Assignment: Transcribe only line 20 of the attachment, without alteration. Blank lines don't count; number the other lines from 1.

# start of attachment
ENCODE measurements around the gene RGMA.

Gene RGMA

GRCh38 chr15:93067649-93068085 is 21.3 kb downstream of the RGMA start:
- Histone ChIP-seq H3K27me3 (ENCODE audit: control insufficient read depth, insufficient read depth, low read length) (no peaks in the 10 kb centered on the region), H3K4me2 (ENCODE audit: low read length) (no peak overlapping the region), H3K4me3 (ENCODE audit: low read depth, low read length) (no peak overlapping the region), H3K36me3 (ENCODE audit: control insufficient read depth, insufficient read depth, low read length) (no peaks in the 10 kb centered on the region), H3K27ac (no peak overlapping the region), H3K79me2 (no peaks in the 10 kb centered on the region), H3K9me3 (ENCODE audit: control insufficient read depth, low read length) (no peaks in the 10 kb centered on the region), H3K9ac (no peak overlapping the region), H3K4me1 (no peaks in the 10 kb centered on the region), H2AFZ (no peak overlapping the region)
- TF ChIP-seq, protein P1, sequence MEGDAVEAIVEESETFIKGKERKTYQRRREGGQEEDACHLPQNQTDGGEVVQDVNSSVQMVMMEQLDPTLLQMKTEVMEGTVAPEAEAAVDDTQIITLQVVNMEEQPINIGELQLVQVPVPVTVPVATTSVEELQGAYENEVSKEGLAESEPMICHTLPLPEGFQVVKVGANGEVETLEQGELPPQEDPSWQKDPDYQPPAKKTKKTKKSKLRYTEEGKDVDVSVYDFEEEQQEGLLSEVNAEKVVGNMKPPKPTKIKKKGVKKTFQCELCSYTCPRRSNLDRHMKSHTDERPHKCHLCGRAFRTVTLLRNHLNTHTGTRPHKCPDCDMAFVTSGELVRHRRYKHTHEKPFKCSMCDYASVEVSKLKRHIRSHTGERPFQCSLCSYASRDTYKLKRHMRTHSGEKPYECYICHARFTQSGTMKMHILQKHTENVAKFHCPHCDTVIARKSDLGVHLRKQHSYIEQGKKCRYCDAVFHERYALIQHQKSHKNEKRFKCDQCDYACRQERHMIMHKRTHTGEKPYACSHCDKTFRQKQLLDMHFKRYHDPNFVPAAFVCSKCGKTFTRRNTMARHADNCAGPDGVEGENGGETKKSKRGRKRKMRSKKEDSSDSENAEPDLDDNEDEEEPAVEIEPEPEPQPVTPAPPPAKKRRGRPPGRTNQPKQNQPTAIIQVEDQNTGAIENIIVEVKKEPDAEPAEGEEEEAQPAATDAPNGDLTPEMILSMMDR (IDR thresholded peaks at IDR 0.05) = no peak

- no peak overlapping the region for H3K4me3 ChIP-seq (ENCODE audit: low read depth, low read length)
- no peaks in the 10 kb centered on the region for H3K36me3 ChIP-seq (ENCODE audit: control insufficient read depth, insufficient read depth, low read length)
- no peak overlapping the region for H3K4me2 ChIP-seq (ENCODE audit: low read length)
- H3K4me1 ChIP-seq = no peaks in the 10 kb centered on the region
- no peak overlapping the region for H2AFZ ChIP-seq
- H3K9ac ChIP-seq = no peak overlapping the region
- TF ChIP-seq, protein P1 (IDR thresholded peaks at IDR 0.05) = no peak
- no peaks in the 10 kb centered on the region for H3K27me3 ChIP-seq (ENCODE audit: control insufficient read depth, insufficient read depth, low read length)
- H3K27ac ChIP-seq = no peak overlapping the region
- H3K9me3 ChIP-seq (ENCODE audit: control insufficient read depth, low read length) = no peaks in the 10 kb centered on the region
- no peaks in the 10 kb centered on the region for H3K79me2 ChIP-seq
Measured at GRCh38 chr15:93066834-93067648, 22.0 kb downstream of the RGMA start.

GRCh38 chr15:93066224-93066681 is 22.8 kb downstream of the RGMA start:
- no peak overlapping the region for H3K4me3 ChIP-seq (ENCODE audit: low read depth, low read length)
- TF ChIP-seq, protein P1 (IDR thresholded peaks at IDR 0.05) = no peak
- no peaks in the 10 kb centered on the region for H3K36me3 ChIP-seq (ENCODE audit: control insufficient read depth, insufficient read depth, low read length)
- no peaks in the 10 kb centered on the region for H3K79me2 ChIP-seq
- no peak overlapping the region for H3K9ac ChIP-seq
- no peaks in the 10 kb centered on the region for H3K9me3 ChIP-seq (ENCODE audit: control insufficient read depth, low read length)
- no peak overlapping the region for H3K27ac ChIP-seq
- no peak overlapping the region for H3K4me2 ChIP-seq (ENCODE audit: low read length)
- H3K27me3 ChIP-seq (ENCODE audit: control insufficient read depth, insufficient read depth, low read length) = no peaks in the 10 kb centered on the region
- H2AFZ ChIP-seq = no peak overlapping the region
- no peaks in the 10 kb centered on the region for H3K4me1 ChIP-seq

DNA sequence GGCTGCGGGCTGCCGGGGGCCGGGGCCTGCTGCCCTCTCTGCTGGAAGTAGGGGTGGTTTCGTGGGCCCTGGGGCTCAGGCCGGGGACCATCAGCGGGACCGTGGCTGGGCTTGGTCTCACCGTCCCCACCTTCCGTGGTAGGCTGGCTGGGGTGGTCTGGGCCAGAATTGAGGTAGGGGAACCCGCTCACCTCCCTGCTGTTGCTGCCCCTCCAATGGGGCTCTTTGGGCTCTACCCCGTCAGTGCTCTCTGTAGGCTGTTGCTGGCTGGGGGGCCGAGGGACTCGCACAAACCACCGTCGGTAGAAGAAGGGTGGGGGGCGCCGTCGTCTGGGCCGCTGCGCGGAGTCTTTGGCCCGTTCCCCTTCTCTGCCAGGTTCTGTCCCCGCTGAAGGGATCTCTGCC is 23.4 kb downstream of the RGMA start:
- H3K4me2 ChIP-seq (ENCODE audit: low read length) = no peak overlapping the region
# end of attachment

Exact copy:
- TF ChIP-seq, protein P1 (IDR thresholded peaks at IDR 0.05) = no peak